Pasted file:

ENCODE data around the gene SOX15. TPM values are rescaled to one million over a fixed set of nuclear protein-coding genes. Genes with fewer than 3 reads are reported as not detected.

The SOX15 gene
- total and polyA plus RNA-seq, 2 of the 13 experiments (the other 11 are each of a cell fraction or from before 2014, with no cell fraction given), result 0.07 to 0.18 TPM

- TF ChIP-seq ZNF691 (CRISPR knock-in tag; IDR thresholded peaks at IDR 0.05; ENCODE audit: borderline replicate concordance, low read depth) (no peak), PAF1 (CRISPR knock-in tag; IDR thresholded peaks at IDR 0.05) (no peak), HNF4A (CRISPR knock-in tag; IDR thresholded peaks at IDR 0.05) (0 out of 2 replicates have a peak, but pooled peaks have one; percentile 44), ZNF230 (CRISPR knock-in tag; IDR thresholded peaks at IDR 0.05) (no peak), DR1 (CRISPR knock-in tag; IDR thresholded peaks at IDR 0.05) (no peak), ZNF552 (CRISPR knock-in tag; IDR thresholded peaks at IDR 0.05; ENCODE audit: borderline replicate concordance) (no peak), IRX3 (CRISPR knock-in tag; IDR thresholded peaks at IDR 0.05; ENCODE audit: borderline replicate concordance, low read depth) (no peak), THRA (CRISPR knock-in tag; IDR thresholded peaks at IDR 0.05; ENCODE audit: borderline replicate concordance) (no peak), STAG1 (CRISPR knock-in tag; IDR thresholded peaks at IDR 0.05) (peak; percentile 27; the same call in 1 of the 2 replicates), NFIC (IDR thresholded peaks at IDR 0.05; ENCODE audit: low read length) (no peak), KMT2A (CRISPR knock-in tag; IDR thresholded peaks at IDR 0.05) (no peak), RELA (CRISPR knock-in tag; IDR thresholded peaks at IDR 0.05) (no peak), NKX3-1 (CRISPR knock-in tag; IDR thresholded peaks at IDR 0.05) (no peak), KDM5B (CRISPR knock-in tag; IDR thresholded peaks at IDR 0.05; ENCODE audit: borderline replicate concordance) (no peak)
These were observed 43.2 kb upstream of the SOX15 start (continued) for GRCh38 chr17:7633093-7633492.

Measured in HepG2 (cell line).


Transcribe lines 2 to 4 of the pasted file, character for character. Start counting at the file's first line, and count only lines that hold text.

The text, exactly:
The SOX15 gene
- total and polyA plus RNA-seq, 2 of the 13 experiments (the other 11 are each of a cell fraction or from before 2014, with no cell fraction given), result 0.07 to 0.18 TPM

- TF ChIP-seq ZNF691 (CRISPR knock-in tag; IDR thresholded peaks at IDR 0.05; ENCODE audit: borderline replicate concordance, low read depth) (no peak), PAF1 (CRISPR knock-in tag; IDR thresholded peaks at IDR 0.05) (no peak), HNF4A (CRISPR knock-in tag; IDR thresholded peaks at IDR 0.05) (0 out of 2 replicates have a peak, but pooled peaks have one; percentile 44), ZNF230 (CRISPR knock-in tag; IDR thresholded peaks at IDR 0.05) (no peak), DR1 (CRISPR knock-in tag; IDR thresholded peaks at IDR 0.05) (no peak), ZNF552 (CRISPR knock-in tag; IDR thresholded peaks at IDR 0.05; ENCODE audit: borderline replicate concordance) (no peak), IRX3 (CRISPR knock-in tag; IDR thresholded peaks at IDR 0.05; ENCODE audit: borderline replicate concordance, low read depth) (no peak), THRA (CRISPR knock-in tag; IDR thresholded peaks at IDR 0.05; ENCODE audit: borderline replicate concordance) (no peak), STAG1 (CRISPR knock-in tag; IDR thresholded peaks at IDR 0.05) (peak; percentile 27; the same call in 1 of the 2 replicates), NFIC (IDR thresholded peaks at IDR 0.05; ENCODE audit: low read length) (no peak), KMT2A (CRISPR knock-in tag; IDR thresholded peaks at IDR 0.05) (no peak), RELA (CRISPR knock-in tag; IDR thresholded peaks at IDR 0.05) (no peak), NKX3-1 (CRISPR knock-in tag; IDR thresholded peaks at IDR 0.05) (no peak), KDM5B (CRISPR knock-in tag; IDR thresholded peaks at IDR 0.05; ENCODE audit: borderline replicate concordance) (no peak)